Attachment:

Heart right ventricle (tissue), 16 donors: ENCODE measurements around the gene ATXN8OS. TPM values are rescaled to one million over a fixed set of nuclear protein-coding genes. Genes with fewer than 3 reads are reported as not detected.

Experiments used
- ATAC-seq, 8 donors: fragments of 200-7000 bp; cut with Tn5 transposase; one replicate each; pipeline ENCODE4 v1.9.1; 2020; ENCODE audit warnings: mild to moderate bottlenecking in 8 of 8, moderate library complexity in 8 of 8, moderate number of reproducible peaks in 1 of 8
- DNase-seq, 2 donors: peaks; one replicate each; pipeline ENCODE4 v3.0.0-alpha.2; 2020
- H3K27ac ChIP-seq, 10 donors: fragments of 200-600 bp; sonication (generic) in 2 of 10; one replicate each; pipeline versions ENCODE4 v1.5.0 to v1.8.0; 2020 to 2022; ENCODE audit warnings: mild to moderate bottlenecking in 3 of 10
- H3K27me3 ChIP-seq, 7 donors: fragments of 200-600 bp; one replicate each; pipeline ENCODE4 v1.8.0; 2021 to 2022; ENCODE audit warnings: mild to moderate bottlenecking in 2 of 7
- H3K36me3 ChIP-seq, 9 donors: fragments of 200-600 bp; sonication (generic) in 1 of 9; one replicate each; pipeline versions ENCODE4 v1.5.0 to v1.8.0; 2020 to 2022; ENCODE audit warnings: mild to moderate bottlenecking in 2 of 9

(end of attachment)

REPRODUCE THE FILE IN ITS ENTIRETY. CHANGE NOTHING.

Heart right ventricle (tissue), 16 donors: ENCODE measurements around the gene ATXN8OS. TPM values are rescaled to one million over a fixed set of nuclear protein-coding genes. Genes with fewer than 3 reads are reported as not detected.

Experiments used
- ATAC-seq, 8 donors: fragments of 200-7000 bp; cut with Tn5 transposase; one replicate each; pipeline ENCODE4 v1.9.1; 2020; ENCODE audit warnings: mild to moderate bottlenecking in 8 of 8, moderate library complexity in 8 of 8, moderate number of reproducible peaks in 1 of 8
- DNase-seq, 2 donors: peaks; one replicate each; pipeline ENCODE4 v3.0.0-alpha.2; 2020
- H3K27ac ChIP-seq, 10 donors: fragments of 200-600 bp; sonication (generic) in 2 of 10; one replicate each; pipeline versions ENCODE4 v1.5.0 to v1.8.0; 2020 to 2022; ENCODE audit warnings: mild to moderate bottlenecking in 3 of 10
- H3K27me3 ChIP-seq, 7 donors: fragments of 200-600 bp; one replicate each; pipeline ENCODE4 v1.8.0; 2021 to 2022; ENCODE audit warnings: mild to moderate bottlenecking in 2 of 7
- H3K36me3 ChIP-seq, 9 donors: fragments of 200-600 bp; sonication (generic) in 1 of 9; one replicate each; pipeline versions ENCODE4 v1.5.0 to v1.8.0; 2020 to 2022; ENCODE audit warnings: mild to moderate bottlenecking in 2 of 9